out a real and perhaps an important differentiating influence upon groups of risks is not doubted, but the measure of its effects has not yet been determined. The question is one of many which yearly assume more prominence, and which, as a class, are conventionally termed problems of selection. Assuming that the general rate of mortality is precisely known, any deviation from it occurring in a special group of insured lives, as the result of some influence peculiar to that group, is called the effect of selection. If insurance were offered on equal terms to all, the feeble and dying would apply in disproportionate numbers, and the mortality would be excessive. To avoid this danger careful medical examinations are required, excluding risks which appear to be impaired; and this selection by the insurer uniformly reduces the mortality below the general average during the earliest years of insurance. During these years large numbers of the insured withdraw, either from inability or from indisposition to pay their premiums, but the motive to do so is weakest with lives which have become impaired. The average vitality is lowered by the loss on the whole of a superior class, and the average mortality of those who persist rises. The extent of this influence varies widely with the proportionate number of lapses and the motives which induce them, increasing in a startling degree when lapses multiply in a discredited company, and remaining small, or even at times doubtful, under Very favourable conditions; so that the ascertainment of its amount in different circumstances, and for different groups of the insured, is a problem of extreme complication. Its importance is increased by two tendencies which have grown stronger in the practice of recent years: first, to permit at all times the withdrawal by any policy-holder of a substantial part of the technical or average reserve upon his assurance, a privilege which legislation and public opinion in the United States have extorted from the companies; and, secondly, the extensive introduction, under competition for public favour, of forms of policies which grant the option, at fixed dates in the future, between withdrawing the entire “ accumulations, ” or technical reserve and surplus, and continuing the insurance. It is well known that at the maturity of these options the motive is strong for impaired lives to remain insured, and that the cash withdrawals are so largely of superior lives that the subsequent rate of mortality is much increased. Other problems in selection arise from varieties in the forms of policies. It is commonly recognized that there are general and marked diderences between the mortality experienced upon assurances issued at low and those at high premium rates. Policies for short terms, on which the computed net rates are the lowest, have been found so unprofitable to the insurers that they are rarely granted, and only with a very heavy loading of the tabular value. Upon those insured for life, with annual premiums, there is a large and constant excess of death losses above the endowment assurances, while groups of policies with tontine or cumulative features or reserved bonuses, available only after surviving a term of years, uniformly experience a low mortality.
It is also to be remarked that it is found in general that the average amount of policies matured by death is higher than the average of all policies in force; and some actuaries incline to believe that tables of pecuniary loss might, for practical use, take the place of tables of mortality, since the actual claims are in units of money, not of lives. The vast field of inquiry opened to actuaries by these and many more special questions of selection promises to engross more and more of their attention and labour. The technical methods of reducing and treating the data of mortality have been brought to a high degree of perfection, but the necessity for a better classification of the data themselves, with reference to special groups of lives or policies, differentiated by social or local circumstances, by business methods, by forms of contract, by race or personal characteristics, must assume ever greater prominence. It is conceivable -that, at some period hereafter, the practical reliance of the offices will be more upon tables to be computed for such special groups, from select experience, than upon those drawmn from vast aggregates without distrirninating among their somewhat incongruous divisions. The mortality tables in common use, however, have been proved by a vast experience to furnish a safe and fairly equitable basis for the business of assuring lives. Assuming that the table shows how many of a large group now mites, assured may be expected to end in each succeeding f, ¢¢, ,, - year, the present value of the claims upon them depends exclusively upon the rate of interest at which funds will accumulate. Exact foresight of this rate being impossible, the insurer must assume a rate which can with certainty be realized. The difficult problem of determining the limits of safety in this assumption attracts the more attention now, because of the recent persistent decline in the average productiveness of invested capital. The actuary is forced to observe that the interest factor in his calculations is much less definitely fixed by known facts than the mortality factor. The longer a contract has to run, the greater the effect of the difference in rate. The value of a payment to be made in thirty years is greater by above one-half with interest taken at 3 % than at 4% %, and one to be made in thirty-six years is more than twice as great. Hence the most careful study of the forces determining for long periods the average rate of interest is fundamental in life insurance. The tendency of opinion is to hold that a progressive lowering of interest rates must result from the accumulation of wealth. In support of this belief it is pointed out that from 1872 nearly to the present time there has been a general and somewhat uniform decline in the yield of invested capital, as represented by government stocks, mortgage loans, savings bank deposits and discounts in all commercial nations. The movement has been disguised by wide fluctuations, temporary or local, but has been on the whole world-wide and continuous, when great masses of capital, such as the investments of life companies, are kept in view. The fall has been greatest, too, in countries where rates were formerly highest, suggesting that as the great financial markets of the world become more intimately connected the normal rate of interest assumes a more. cosmopolitan character, with an increasing tendency to equality among them. These considerations have had an important influence upon the computations of life insurance companies. In Great Britain, and commonly in continental Europe, the leading offices from the first assumed lower rates of interest than those in America, usually 35 or 3%; and the reductions in their estimates have as yet been moderate, only thirty-one out of seventy-four British offices having lowered the interest basis in their valuations reported to the Board of Trade.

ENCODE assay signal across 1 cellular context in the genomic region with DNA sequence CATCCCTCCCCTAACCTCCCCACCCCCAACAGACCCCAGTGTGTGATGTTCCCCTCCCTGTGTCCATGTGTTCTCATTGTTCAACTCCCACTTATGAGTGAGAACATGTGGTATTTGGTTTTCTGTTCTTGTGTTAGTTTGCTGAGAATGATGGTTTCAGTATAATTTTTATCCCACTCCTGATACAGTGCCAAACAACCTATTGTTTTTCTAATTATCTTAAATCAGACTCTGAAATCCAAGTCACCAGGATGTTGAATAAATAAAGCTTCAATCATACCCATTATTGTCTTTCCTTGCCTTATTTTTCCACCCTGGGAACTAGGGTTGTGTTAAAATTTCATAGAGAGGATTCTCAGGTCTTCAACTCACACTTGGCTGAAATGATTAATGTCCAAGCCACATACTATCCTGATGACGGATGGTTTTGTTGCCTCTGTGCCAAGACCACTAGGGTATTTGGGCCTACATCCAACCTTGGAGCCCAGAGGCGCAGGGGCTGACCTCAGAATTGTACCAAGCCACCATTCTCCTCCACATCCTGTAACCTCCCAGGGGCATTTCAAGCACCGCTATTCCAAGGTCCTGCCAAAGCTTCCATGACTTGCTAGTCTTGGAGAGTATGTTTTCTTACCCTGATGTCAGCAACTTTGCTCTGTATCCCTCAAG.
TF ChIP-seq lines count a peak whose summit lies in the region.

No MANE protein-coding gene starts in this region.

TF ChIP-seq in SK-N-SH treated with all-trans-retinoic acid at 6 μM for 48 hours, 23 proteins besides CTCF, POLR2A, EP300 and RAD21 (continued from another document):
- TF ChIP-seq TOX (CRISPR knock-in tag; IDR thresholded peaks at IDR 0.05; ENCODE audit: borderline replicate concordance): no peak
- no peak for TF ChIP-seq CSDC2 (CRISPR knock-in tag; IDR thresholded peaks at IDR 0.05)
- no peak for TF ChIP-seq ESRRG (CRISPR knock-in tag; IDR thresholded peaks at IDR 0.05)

These returns show that of these companies only twenty-three now compute reserves upon a rate as high as 3% %, while forty-four assume 3 % and seven a still lower rate. But in America, when the business first became important 6 % was a more frequent rate of investment than 5%, and the laws of New York and of many other states countenanced the confident expectation of a permanent yield of at least 45 %. The rate of 4% ado ted by the principal companies, and by the law of Massachusetts fi'om 1861, was regarded as highly conservative. 'But as early as 1882 one important company began to reserve upon new business at 3 %, and since 1895 there has been a gradual change by the leading offices to 3% %, and in a few instances to 3 %, as-the basis of premiums and of reserves upon new policies. Serious efforts have been made to induce legislation which will gradually establish one of these rates as a test of technical solvency. There are not wanting, however, indications that the protracted decline in rates of interest in the world's markets may have been checked, and even that a reverse movement has begun. Rates of discount everywhere, interest on government loans except in America, and on mortgage loans in Europe, have on the whole advanced, the minimum average rates having been reached, after twenty-five years of gradual reduction, in 1897. These facts are entirely consistent with the conclusions suggested by the history of the subject. No uniform or secular tendency to reduction in the average rate of interest, which is the index of the average productiveness of capital, not of its amount, can be found to have prevailed. Fluctuations in the average rate are found, quite independent of the local and temporary fluctuations, which are often extreme; and these long tidal waves of change have at times, for generations together, risen and fallen with some
approach to periodicity. The prevailing rate has been a little